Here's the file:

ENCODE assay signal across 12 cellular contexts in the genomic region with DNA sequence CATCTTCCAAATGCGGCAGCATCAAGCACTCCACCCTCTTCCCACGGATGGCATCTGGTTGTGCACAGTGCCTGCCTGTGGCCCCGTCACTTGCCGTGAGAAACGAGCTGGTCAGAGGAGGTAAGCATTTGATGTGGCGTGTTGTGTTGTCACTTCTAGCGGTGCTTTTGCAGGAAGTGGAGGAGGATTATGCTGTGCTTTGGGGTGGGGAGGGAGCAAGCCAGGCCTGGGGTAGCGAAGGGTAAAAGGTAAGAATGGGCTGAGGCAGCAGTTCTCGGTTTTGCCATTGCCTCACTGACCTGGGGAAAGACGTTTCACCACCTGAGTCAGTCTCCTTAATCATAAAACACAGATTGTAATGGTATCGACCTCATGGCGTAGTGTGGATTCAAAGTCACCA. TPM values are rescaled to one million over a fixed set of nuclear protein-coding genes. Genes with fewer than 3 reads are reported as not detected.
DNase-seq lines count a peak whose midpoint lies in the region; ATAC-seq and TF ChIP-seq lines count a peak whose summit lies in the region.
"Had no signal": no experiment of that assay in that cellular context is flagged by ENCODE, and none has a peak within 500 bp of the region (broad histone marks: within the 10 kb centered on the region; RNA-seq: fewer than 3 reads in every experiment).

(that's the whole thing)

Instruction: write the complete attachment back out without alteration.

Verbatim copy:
ENCODE assay signal across 12 cellular contexts in the genomic region with DNA sequence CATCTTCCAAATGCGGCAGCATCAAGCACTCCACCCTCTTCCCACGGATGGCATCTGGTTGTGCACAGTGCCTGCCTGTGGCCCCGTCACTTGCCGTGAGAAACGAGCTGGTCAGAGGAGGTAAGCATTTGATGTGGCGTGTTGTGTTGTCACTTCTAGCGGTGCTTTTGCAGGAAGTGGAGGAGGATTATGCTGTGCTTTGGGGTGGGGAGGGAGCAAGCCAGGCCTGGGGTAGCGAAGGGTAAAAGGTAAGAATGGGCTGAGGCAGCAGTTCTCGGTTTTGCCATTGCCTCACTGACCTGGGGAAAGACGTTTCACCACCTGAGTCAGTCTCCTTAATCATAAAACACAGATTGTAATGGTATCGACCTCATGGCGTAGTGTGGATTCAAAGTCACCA. TPM values are rescaled to one million over a fixed set of nuclear protein-coding genes. Genes with fewer than 3 reads are reported as not detected.
DNase-seq lines count a peak whose midpoint lies in the region; ATAC-seq and TF ChIP-seq lines count a peak whose summit lies in the region.
"Had no signal": no experiment of that assay in that cellular context is flagged by ENCODE, and none has a peak within 500 bp of the region (broad histone marks: within the 10 kb centered on the region; RNA-seq: fewer than 3 reads in every experiment).